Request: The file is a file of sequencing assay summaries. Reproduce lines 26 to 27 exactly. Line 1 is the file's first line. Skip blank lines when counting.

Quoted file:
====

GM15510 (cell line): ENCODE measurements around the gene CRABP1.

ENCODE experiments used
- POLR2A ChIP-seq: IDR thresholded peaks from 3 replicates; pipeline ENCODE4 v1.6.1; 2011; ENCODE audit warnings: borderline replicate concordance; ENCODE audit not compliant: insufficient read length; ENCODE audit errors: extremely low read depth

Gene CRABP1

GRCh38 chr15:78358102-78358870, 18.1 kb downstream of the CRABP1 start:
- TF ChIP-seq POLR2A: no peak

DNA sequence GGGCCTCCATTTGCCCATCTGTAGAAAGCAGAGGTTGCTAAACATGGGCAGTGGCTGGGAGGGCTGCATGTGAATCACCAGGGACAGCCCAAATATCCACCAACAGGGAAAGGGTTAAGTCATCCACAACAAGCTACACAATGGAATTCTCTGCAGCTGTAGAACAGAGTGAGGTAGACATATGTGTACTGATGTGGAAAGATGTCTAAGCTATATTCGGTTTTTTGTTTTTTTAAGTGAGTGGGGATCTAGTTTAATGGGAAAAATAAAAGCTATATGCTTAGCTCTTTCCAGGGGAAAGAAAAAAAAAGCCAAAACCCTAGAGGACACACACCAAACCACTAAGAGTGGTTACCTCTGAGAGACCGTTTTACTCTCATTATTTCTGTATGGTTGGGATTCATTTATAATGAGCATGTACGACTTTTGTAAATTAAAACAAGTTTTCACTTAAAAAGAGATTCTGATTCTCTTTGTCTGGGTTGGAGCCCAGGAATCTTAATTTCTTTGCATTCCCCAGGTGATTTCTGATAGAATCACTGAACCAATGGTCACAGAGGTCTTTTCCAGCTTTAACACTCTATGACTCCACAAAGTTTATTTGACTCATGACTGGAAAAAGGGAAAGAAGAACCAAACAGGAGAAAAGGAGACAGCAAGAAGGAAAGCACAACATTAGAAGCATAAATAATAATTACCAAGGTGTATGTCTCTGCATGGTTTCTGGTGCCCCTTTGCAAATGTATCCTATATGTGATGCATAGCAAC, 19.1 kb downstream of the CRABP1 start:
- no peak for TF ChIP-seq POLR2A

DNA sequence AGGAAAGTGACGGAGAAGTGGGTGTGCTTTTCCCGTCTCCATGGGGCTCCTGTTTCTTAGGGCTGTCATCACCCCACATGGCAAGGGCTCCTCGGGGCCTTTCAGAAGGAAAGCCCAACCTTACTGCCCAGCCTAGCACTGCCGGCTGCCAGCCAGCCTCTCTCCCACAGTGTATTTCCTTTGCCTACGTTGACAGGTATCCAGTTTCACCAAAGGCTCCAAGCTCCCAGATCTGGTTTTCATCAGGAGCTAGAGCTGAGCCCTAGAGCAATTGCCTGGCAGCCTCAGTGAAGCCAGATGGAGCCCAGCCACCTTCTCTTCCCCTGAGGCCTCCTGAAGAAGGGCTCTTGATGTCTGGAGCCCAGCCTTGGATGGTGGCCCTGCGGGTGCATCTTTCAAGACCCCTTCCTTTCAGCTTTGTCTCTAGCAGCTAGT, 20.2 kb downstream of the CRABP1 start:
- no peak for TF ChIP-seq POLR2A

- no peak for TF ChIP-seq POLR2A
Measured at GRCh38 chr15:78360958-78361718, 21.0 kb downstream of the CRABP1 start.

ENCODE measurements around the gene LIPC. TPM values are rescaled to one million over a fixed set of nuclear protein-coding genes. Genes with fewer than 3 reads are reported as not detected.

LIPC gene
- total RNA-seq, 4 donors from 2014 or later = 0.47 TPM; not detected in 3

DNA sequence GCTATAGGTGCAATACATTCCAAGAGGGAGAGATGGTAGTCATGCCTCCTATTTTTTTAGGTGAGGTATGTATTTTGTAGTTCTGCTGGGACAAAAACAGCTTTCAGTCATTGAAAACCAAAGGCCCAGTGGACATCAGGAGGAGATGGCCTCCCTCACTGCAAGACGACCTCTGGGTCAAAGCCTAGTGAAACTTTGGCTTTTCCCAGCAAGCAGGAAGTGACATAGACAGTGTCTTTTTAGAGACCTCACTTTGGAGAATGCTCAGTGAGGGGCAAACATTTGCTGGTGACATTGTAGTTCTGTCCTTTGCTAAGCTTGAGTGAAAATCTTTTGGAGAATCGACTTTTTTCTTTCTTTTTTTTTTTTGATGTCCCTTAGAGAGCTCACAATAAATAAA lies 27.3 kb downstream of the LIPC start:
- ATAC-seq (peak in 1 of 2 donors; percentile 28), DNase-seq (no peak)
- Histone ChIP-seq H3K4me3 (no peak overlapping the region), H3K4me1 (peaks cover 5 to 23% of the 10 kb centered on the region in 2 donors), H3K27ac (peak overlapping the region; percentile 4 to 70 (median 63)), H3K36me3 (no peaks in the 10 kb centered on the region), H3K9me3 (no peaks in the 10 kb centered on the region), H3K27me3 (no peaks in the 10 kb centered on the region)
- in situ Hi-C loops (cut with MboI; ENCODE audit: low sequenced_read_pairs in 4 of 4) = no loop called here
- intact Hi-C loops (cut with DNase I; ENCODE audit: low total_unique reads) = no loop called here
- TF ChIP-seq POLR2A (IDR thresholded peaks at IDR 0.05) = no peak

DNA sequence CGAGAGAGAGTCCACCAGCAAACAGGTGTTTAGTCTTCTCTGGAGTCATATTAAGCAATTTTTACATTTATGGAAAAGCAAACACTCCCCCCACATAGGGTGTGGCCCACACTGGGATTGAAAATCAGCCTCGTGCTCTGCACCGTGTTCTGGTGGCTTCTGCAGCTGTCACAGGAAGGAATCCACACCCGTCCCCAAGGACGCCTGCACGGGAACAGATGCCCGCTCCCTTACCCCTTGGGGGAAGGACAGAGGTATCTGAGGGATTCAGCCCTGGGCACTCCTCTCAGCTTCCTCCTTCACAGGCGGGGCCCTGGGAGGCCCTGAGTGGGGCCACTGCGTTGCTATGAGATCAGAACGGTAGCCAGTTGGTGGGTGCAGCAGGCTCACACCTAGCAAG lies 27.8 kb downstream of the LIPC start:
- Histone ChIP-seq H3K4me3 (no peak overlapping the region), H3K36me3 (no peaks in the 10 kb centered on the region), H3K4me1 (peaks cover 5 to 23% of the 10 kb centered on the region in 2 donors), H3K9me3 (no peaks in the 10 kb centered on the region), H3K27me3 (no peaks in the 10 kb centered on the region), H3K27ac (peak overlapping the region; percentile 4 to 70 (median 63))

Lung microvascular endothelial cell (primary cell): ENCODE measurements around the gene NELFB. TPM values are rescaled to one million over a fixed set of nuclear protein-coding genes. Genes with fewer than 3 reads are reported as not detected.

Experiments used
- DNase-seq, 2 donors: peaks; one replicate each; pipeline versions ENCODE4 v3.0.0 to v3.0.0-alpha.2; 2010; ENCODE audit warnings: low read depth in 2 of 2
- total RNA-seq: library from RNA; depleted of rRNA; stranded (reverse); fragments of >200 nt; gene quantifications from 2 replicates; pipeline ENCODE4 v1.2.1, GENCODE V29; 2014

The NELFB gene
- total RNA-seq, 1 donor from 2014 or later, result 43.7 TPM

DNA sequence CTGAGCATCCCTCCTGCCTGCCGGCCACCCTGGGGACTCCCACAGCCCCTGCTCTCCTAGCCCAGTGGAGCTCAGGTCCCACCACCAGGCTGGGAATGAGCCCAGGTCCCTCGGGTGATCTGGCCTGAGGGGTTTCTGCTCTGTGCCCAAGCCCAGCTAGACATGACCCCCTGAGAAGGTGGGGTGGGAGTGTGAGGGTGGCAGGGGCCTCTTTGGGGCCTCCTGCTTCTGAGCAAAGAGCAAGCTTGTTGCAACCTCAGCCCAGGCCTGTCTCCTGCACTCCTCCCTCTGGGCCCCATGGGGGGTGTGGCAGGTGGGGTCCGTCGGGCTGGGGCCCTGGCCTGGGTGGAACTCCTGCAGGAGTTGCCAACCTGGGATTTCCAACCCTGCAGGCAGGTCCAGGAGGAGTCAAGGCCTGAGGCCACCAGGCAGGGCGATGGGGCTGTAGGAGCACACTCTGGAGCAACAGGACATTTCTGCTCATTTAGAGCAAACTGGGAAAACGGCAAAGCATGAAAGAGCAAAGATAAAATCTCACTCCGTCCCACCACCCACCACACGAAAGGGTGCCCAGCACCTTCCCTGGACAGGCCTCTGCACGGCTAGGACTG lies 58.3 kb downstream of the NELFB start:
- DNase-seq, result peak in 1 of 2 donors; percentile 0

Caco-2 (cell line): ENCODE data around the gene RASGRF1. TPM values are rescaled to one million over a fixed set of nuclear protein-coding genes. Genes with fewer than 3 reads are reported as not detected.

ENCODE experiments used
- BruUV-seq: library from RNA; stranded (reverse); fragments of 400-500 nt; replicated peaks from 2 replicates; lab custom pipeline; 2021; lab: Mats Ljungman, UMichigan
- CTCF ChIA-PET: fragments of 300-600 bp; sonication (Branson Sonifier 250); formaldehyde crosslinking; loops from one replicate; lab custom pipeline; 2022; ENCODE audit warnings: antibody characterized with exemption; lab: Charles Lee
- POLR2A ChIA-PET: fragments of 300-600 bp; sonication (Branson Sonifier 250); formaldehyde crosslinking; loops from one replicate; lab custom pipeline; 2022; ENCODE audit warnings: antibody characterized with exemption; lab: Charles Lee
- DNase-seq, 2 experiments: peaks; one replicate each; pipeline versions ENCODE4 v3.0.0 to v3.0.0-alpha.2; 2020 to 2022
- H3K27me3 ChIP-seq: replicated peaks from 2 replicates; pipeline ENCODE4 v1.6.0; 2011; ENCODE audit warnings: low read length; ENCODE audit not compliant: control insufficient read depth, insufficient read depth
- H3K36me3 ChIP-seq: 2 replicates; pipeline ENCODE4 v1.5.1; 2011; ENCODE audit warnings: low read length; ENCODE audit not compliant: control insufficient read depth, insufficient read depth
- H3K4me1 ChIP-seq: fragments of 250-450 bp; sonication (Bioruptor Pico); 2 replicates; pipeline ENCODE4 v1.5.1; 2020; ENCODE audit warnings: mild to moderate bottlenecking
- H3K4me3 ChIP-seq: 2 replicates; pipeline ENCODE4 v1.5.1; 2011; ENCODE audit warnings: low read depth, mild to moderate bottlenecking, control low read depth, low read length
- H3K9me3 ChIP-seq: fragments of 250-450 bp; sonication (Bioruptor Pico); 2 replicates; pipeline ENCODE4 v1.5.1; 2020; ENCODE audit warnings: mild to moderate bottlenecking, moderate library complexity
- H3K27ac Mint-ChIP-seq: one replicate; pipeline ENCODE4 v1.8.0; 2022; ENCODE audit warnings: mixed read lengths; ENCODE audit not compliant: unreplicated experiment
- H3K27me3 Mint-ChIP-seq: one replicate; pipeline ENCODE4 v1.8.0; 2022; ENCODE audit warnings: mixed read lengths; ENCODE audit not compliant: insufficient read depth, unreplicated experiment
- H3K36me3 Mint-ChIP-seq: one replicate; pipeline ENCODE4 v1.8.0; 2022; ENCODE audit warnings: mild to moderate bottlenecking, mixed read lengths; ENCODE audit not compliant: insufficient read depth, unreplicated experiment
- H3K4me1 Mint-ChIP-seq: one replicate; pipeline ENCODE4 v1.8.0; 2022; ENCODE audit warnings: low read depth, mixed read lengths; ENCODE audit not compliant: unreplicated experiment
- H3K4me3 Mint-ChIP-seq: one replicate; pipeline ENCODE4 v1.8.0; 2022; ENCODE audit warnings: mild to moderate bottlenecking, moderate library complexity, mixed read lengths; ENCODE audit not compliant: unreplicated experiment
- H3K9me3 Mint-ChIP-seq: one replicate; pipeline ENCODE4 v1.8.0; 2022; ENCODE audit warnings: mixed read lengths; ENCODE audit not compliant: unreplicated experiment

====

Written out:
- DNase-seq, 2 donors: peaks; one replicate each; pipeline versions ENCODE4 v3.0.0 to v3.0.0-alpha.2; 2010; ENCODE audit warnings: low read depth in 2 of 2
- total RNA-seq: library from RNA; depleted of rRNA; stranded (reverse); fragments of >200 nt; gene quantifications from 2 replicates; pipeline ENCODE4 v1.2.1, GENCODE V29; 2014